Libfloresta: Bitcoin full node at your fingertips


What is Libfloresta?

Libfloresta provides a series of tools to integrate resource efficient Bitcoin full node functionality into any application. With Libfloresta, developers can easily integrate Bitcoin full node functionality into their applications without worrying about the complexities of running a full node. So any application can give its users full sovereignty over their funds without the need to maintain a separate (and probably overly complicated) server. As of today, a mobile wallet users needs to either connect to a trusted third-party server, or run a full node on the device at home. The first option is not ideal, as it requires the user to trust the server operator. The second option is also not ideal, as it requires the user to have a device with a lot of storage and processing power, connected all the time with the internet. Libfloresta provides a third option: a lightweight full node that can be run on the mobile device itself, with low footprint and resource usage to a trusted third-party server or run a full node on the device at home.

How does it work?

Libfloresta is composed of a series of extensible crates, that may be used together or separately. The main crate is libfloresta, a meta-crate that provides a simple interface to the other crates. The other crates are:

  • floresta-chain: a crate that provides chain functionality, such as validating blocks and headers.
  • floresta-wire: a crate that provides networking functionality, such as connecting to peers and sending/receiving messages.
  • floresta-electrum: A drop-in replacement for Electrum server, that can be used to serve Electrum clients.
  • floresta-watch-only: A watch-only wallet, that can be used to keep track of addresses and transactions.

    What can I do with it?

    Libfloresta can be used to build a wide variety of applications. Some examples are:

  • A mobile wallet that connects to the Bitcoin network directly, without having to trust a third-party server.
  • A hardware wallet that is aware of what it is signing, without having to trust the host device.
  • A Bitcoin full node that can be run on an older Raspberry Pi, without having to worry about storage and processing power.
  • A Web wallet that also runs a full node, even without the user noticing it.
  • And many more!

What can’t I do with it?

  • Libfloresta is not a drop-in replacement for Bitcoin Core. It is not meant to be used as a backend for a Bitcoin exchange, for example. It is also not meant to be used as a backend for a Bitcoin wallet that is not fully non-custodial. Libfloresta is meant to be used in applications that give the user full sovereignty over their funds, without having to trust a third-party server. If you want to build a Bitcoin wallet that is not fully non-custodial, Libfloresta is not for you.
  • Mining with application relying on libfloresta is not advised. Although we try to keep the consensus rules, there may be subtleties that we are not aware of. Mining is a very sensitive subject when it comes to consensus rules, any minor mistake can lead to a chain split. We strongly recommend using Bitcoin Core for mining.

What is the current status?

Libfloresta is still in early development, but can be used some applications already. The current status is:

  • You can create a node, connect to peers, and sync the blockchain.
  • We’ll validate all blocks and transactions, and keep the UTXO set updated(using Utreexo).
  • We have a watch-only wallet, that can keep track of addresses and transactions you are interested in.
  • We have a CLI tool that can be used to interact with the node.
  • You can use the node to broadcast transactions to the network.

How can I use it?

Here are some selected examples of how to use Libfloresta. For more examples, check out the examples folder.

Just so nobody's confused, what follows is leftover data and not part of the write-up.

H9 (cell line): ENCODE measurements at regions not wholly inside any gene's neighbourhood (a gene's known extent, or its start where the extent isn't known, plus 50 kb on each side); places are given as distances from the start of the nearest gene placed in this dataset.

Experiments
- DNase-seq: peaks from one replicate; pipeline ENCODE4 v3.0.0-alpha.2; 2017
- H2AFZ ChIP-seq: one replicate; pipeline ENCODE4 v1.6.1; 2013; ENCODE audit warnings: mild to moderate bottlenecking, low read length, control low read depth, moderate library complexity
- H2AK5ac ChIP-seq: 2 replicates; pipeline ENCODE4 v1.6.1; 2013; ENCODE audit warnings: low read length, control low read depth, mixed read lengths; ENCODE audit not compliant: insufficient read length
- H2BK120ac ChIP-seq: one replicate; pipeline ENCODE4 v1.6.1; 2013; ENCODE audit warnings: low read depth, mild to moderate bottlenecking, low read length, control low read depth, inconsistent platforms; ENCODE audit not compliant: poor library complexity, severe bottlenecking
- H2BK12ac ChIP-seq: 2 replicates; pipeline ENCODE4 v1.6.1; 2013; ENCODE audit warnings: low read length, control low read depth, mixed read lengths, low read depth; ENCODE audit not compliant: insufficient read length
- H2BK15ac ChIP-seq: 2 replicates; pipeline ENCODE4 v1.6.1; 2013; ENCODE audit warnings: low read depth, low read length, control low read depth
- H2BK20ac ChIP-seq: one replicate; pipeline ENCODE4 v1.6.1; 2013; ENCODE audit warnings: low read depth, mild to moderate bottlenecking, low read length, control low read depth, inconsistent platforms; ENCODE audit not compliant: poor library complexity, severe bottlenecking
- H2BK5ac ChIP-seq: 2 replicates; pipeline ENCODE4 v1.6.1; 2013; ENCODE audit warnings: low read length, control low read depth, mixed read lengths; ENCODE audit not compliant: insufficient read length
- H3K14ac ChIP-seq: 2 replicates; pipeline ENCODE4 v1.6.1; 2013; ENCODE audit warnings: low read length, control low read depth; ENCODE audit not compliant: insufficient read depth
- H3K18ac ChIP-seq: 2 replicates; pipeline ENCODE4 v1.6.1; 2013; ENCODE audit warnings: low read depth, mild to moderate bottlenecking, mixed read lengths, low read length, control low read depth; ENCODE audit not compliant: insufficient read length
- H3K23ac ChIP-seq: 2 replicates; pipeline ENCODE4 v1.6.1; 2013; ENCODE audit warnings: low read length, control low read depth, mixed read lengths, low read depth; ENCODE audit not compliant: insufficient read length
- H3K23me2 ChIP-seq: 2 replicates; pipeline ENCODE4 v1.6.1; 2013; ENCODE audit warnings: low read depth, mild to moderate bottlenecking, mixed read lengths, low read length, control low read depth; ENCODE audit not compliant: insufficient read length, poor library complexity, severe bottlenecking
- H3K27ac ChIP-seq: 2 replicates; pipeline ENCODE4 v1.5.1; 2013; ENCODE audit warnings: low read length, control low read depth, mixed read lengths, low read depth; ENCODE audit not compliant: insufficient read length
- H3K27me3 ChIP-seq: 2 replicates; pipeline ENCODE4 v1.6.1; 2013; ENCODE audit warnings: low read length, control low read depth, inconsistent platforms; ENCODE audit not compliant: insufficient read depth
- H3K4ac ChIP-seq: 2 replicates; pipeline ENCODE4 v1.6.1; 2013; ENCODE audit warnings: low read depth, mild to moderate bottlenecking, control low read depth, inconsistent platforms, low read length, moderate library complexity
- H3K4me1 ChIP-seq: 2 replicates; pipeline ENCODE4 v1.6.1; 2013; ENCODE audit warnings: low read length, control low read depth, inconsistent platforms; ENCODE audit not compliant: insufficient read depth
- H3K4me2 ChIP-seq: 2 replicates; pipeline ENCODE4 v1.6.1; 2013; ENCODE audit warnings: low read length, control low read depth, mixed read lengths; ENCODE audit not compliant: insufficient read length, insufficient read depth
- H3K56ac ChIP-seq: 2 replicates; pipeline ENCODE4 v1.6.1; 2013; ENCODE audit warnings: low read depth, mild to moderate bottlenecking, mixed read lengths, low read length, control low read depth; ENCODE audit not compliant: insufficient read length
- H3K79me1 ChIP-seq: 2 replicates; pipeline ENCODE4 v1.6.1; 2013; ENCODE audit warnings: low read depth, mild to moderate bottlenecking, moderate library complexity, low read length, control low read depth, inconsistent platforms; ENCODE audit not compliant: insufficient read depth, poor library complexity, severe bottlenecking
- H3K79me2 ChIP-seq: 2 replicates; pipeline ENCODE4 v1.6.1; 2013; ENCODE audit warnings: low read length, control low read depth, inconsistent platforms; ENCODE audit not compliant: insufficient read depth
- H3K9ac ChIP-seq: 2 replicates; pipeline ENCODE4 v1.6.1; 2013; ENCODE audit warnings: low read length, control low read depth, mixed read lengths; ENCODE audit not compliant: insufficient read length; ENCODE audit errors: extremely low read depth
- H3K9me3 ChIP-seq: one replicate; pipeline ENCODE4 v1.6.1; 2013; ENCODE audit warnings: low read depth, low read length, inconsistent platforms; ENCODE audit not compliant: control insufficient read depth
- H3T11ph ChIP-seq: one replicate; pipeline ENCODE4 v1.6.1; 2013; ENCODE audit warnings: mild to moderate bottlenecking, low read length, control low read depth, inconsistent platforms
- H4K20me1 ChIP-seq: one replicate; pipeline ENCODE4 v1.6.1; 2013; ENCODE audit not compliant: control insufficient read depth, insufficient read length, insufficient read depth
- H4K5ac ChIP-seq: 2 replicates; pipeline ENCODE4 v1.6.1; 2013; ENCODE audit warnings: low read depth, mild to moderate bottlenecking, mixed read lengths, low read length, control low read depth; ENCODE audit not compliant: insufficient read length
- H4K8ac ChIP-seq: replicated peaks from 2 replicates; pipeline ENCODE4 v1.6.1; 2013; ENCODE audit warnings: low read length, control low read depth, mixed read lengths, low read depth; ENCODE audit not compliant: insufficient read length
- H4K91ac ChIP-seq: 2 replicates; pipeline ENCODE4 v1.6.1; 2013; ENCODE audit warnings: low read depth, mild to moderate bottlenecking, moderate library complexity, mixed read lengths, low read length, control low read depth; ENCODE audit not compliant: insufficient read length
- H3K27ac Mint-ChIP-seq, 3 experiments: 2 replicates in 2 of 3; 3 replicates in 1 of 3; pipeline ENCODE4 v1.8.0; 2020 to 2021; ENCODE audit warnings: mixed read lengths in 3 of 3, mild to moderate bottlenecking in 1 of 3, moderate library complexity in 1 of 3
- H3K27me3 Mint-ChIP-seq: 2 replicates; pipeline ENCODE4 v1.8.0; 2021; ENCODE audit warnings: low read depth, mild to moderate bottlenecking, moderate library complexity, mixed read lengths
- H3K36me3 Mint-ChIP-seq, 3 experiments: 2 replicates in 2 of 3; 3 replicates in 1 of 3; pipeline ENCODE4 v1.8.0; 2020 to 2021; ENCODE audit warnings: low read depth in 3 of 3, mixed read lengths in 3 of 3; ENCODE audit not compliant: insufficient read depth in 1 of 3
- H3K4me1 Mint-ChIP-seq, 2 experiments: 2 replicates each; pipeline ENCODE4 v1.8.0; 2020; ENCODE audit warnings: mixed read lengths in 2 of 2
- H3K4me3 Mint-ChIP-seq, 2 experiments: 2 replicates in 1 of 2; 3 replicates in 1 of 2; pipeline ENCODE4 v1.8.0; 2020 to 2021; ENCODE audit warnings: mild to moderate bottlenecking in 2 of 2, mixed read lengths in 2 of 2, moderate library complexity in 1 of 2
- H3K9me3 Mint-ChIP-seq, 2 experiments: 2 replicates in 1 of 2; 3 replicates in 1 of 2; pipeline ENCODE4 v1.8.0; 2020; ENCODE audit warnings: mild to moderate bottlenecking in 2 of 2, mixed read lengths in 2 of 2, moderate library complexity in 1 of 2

Creating a node

In this context, a Node means something that can connect with peers and drive our internal chain state machine. You can use alternative implementations for this purpose, in libfloresta we also have a cli-based node, for example. But for now, let’s use the p2p based node. You can find this node in floresta::wire::node::UtreexoNode. To create a node, however, we need a ChainState. This is one of the core structs in this lib, and is responsible for keeping track of the network state, download new blocks and validate them. Through this example, we’ll see the constant DATA_DIR spinning around, it is just a directory where we’ll store the data. In florestad we use $HOME/.floresta. You can use whatever you want.

// The chain store is responsible for storing the headers and the accumulator.
let chain_store =
    KvChainStore::new(DATA_DIR.into()).expect("failed to open the blockchain database");

// The actual chainstate. It will keep track of the current state of the accumulator
// and the headers chain. It will also validate new blocks and headers as we receive them.
// The last parameter is the assume valid block. We assume that all blocks before this
// one have valid signatures. This is a performance optimization, as we don't need to validate all
// signatures in the blockchain, just the ones after the assume valid block. We are giving a None value, so we will validate all signatures regardless. We place the chain state in an Arc, so we can share it with other components.
let chain = Arc::new(ChainState::<KvChainStore>::new(

Notice how we use a KvChainStore here. This is a chain store that uses a key-value database to store the headers and the accumulator. This is the default chain store, but anything implementing the ChainStore trait can be used here.

Now that we have a chain state, we can create a node:

// Create a new node. It will connect to the Bitcoin network and start downloading the blockchain.
// It will also start a mempool, which will keep track of the current mempool state, this
// particular mempool doesn't store other's transactions, it just keeps track of our own, to
// perform broadcast. We always rebroadcast our own transactions every hour.
// Note that we are using the RunningNode context, which is a state optimized for a node that
// already has the blockchain synced. You don't need to worry about this, because internally
// the node will automatically switch to the IBD context and back once it's finished.
// If you want a node to IBD only, you can use the IBDNode context.